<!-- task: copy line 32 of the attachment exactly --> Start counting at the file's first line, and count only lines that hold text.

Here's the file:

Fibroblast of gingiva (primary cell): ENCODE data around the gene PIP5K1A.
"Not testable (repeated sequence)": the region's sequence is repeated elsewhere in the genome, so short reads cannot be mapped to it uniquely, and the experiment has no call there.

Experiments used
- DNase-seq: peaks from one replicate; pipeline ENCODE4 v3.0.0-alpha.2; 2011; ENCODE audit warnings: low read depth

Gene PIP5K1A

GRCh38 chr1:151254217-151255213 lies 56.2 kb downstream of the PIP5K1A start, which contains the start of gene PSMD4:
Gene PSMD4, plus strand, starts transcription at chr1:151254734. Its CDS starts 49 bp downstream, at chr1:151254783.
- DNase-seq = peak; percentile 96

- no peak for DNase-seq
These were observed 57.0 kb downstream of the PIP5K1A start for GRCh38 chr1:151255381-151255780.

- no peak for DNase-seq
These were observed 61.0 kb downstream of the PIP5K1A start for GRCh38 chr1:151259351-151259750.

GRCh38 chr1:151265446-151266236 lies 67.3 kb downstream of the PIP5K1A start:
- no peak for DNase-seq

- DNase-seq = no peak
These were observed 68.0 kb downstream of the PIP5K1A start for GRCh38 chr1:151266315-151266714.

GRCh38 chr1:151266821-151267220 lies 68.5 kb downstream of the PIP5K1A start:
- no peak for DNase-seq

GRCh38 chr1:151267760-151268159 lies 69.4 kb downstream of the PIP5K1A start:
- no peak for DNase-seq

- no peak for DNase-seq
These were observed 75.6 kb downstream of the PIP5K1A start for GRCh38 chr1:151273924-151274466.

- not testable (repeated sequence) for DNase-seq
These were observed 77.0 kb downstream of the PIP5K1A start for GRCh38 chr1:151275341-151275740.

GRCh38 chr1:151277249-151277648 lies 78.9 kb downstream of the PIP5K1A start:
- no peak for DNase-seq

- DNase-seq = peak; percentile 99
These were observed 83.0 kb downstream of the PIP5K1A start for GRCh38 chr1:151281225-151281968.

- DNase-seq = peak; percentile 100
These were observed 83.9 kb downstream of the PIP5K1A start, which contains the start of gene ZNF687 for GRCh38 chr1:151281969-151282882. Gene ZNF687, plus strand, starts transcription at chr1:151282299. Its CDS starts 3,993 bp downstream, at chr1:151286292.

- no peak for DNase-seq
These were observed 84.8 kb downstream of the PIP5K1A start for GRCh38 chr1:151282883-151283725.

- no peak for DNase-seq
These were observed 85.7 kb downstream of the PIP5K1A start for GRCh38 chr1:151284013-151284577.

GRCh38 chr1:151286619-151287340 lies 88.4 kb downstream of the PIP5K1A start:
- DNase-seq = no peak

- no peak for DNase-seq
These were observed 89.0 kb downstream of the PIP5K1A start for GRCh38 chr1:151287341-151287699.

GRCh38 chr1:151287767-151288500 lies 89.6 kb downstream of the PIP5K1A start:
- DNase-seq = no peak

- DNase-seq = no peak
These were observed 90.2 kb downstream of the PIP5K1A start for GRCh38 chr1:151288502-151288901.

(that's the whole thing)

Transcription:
These were observed 84.8 kb downstream of the PIP5K1A start for GRCh38 chr1:151282883-151283725.